21. Rollo Clifford
    September 18, 2010

    •There is no way of simply altering costs or outputs to suit changed economic times. Any significant change (for example to Network Rail funding or the amounts a franchisee is required to pay) is inhibited by the nature of the agreements between the parties, and between parties and Government. These agreements are legal, and bind the parties. Hence the advice being given to ministers that there is relatively little they can do except cut capital programmes. Contrast this with the recession in the early 90s, when the level of Government support was paramount (through PSBR), and costs were trimmed accordingly (and immediately).
    •There is no longer a guiding mind for the Railway. No single person whom a Secretary of State can build a relationship with (such as Ridley with the first Bob Reid), and agree at high level what needed to happen. This destroys financial flexibility, and also looses Government the ability to achieve strategic ends. For example, BR had clear (unpublicised) objectives in moving coal to power stations which received priority even during rail strikes and which played a major role in deciding the outcome of the coal strikes.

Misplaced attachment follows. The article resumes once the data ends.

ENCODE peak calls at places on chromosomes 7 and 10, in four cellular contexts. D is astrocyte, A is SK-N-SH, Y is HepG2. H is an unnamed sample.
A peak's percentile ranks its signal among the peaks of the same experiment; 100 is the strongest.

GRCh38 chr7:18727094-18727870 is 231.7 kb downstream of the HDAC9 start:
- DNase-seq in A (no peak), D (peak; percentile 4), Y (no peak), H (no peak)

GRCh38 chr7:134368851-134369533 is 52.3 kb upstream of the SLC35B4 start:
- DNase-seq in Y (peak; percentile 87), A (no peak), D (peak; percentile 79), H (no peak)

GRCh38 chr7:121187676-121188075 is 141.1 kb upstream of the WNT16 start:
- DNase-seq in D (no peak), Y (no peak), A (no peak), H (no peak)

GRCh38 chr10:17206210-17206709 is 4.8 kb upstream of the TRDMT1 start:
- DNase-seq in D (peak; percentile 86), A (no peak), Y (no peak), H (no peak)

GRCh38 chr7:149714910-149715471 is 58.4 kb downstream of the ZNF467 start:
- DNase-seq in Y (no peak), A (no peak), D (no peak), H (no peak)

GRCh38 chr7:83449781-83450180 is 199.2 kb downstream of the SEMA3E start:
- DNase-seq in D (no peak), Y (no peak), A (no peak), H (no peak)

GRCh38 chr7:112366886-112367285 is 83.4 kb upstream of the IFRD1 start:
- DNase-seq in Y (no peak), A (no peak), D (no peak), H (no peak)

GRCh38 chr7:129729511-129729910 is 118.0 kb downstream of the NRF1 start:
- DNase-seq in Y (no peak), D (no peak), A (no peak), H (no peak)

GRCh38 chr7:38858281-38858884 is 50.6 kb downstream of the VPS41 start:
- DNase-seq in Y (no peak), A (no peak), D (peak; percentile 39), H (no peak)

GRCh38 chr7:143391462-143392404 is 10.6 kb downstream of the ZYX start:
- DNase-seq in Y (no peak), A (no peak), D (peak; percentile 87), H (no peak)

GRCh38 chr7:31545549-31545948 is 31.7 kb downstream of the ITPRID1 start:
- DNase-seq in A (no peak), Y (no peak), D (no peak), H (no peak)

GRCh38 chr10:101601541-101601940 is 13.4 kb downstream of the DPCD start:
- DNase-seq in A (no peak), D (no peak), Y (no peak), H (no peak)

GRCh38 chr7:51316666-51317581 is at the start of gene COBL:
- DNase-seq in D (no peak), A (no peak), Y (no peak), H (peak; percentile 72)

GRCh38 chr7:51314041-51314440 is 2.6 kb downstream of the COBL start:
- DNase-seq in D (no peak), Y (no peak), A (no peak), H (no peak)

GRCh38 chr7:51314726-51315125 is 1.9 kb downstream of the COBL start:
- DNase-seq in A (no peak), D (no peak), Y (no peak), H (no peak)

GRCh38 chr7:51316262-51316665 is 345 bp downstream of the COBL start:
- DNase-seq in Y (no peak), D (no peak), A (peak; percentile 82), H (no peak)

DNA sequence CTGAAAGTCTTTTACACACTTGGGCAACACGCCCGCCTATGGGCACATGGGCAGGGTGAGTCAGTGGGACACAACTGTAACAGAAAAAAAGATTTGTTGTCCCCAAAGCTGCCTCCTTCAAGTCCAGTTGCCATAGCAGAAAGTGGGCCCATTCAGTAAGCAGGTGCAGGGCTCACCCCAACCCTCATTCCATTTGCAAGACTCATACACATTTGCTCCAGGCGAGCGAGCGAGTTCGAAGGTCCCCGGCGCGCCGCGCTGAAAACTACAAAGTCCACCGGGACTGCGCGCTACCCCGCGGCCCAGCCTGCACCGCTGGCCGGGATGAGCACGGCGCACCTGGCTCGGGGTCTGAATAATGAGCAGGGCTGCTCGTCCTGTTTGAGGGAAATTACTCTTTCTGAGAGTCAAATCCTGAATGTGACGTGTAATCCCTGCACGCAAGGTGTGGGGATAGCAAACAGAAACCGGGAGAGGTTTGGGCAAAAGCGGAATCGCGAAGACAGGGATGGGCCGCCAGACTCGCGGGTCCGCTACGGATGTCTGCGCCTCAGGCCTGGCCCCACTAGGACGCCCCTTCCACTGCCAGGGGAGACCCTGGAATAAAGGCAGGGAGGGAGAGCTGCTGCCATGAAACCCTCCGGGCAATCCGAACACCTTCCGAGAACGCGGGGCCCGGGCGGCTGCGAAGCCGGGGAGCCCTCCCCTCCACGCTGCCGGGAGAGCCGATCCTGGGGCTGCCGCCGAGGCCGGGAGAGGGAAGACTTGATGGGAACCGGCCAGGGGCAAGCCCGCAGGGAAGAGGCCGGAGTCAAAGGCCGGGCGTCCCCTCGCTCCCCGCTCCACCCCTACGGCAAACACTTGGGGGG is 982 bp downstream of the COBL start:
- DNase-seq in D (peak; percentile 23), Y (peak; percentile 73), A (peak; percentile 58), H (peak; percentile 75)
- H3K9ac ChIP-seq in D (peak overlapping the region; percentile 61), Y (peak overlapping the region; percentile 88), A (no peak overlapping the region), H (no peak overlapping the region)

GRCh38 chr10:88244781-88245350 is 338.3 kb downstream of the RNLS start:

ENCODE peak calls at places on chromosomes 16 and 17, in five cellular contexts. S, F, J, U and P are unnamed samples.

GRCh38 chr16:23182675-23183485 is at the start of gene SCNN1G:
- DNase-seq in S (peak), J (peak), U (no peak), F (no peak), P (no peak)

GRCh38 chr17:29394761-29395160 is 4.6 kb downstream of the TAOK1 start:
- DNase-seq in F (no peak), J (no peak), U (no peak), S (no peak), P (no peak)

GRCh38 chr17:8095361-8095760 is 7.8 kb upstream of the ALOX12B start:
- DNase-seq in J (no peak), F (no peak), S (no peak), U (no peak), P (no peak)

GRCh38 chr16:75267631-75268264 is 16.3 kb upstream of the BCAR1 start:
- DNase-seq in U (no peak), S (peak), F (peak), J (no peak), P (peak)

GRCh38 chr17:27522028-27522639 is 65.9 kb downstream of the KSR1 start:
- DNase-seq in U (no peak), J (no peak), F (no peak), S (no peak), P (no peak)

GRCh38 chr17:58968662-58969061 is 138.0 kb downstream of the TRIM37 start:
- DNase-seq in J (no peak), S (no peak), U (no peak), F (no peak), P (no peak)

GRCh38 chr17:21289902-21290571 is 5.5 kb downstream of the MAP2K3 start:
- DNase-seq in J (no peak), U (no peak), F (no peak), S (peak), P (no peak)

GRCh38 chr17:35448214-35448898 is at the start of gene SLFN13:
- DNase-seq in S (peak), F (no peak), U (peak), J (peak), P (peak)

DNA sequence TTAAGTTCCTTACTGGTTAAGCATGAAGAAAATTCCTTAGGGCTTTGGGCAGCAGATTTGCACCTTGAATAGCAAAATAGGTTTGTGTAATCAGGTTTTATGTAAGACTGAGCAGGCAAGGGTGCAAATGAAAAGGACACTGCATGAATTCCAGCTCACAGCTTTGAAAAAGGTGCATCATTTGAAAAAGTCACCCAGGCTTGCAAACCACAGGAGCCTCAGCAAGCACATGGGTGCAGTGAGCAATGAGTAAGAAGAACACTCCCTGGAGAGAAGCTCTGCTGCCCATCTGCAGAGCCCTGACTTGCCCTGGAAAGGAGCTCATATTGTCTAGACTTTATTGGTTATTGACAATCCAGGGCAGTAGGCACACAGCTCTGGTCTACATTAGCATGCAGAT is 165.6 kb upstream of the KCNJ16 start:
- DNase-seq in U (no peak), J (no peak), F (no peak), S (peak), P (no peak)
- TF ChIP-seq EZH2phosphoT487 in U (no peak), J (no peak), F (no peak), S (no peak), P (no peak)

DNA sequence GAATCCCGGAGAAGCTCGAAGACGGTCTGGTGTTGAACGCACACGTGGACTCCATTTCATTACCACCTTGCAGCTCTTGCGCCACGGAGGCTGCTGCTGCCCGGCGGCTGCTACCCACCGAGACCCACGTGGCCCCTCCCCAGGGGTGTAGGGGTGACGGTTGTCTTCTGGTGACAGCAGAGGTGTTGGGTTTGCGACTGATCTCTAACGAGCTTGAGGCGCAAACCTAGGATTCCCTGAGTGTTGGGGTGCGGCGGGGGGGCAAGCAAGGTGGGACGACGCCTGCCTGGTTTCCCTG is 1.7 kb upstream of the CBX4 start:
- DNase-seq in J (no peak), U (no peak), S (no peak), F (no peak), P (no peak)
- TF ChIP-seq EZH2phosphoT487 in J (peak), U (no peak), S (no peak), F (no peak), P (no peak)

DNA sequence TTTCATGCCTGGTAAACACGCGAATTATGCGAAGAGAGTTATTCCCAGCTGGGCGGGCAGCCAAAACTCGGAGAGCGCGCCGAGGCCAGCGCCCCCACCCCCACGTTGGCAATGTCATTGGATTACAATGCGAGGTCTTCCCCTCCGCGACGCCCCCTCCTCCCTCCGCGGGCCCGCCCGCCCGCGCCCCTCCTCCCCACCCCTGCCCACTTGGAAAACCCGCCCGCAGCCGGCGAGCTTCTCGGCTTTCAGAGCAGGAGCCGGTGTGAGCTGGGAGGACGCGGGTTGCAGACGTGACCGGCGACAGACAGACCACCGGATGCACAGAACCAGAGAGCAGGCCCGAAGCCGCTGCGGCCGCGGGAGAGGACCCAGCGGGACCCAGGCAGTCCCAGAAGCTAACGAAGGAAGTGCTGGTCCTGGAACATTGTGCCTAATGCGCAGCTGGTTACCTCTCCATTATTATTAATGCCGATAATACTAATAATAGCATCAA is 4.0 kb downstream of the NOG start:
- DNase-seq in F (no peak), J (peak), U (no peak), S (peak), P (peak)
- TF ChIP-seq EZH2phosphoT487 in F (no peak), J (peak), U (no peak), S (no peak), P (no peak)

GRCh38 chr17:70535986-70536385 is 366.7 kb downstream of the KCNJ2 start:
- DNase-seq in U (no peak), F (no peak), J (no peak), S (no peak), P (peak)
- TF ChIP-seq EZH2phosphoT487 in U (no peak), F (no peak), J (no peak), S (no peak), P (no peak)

22. DBC Reed
    September 18, 2010

    One difficulty with using the car instead of train is that for London and other big towns the advantage lies with rail travel because trains go into city centres. Parking a car in central London is not a possibility,never mind the congestion .The same disadvantage afflicts airports as most large ones are some distance from the towns they serve . A philosopher once made a good joke (for a philosopher) that Paris needed an airport some distance in the direction of Belgium; Brussels needed something similar France-wards.The solution would be something midway reached by car where travellers could walk from the French to the Belgian part without getting on a plane.(Well I thought it was quite amusing).The real answer is of course land value tax.